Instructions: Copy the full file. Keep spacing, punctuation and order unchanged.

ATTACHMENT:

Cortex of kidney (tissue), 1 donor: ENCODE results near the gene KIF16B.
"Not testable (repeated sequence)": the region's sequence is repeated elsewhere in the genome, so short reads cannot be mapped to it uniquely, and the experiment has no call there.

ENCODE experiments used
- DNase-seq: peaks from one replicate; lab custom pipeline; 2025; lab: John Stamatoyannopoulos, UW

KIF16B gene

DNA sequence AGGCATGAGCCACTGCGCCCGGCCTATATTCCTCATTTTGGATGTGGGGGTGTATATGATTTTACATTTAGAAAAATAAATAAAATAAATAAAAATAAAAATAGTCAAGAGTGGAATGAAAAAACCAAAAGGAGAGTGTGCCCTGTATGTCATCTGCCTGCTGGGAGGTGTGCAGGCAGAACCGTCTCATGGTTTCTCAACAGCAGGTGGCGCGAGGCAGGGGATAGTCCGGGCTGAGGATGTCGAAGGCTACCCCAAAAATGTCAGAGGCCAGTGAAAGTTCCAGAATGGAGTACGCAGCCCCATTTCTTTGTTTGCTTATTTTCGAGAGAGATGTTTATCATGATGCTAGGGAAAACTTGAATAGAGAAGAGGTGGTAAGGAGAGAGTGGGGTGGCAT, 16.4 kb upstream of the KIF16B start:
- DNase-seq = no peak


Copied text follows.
Cortex of kidney (tissue), 1 donor: ENCODE results near the gene KIF16B.
"Not testable (repeated sequence)": the region's sequence is repeated elsewhere in the genome, so short reads cannot be mapped to it uniquely, and the experiment has no call there.

ENCODE experiments used
- DNase-seq: peaks from one replicate; lab custom pipeline; 2025; lab: John Stamatoyannopoulos, UW

KIF16B gene

DNA sequence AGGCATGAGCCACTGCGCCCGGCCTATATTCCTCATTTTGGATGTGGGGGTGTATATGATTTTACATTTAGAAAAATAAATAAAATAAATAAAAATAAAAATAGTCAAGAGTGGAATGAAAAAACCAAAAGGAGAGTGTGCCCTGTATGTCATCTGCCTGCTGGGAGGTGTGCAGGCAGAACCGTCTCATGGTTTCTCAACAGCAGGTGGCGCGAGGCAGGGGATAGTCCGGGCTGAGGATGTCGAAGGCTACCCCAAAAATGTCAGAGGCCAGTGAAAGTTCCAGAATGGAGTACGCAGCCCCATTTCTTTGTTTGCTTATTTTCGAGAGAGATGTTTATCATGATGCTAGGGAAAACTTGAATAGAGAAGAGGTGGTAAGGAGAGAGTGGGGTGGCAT, 16.4 kb upstream of the KIF16B start:
- DNase-seq = no peak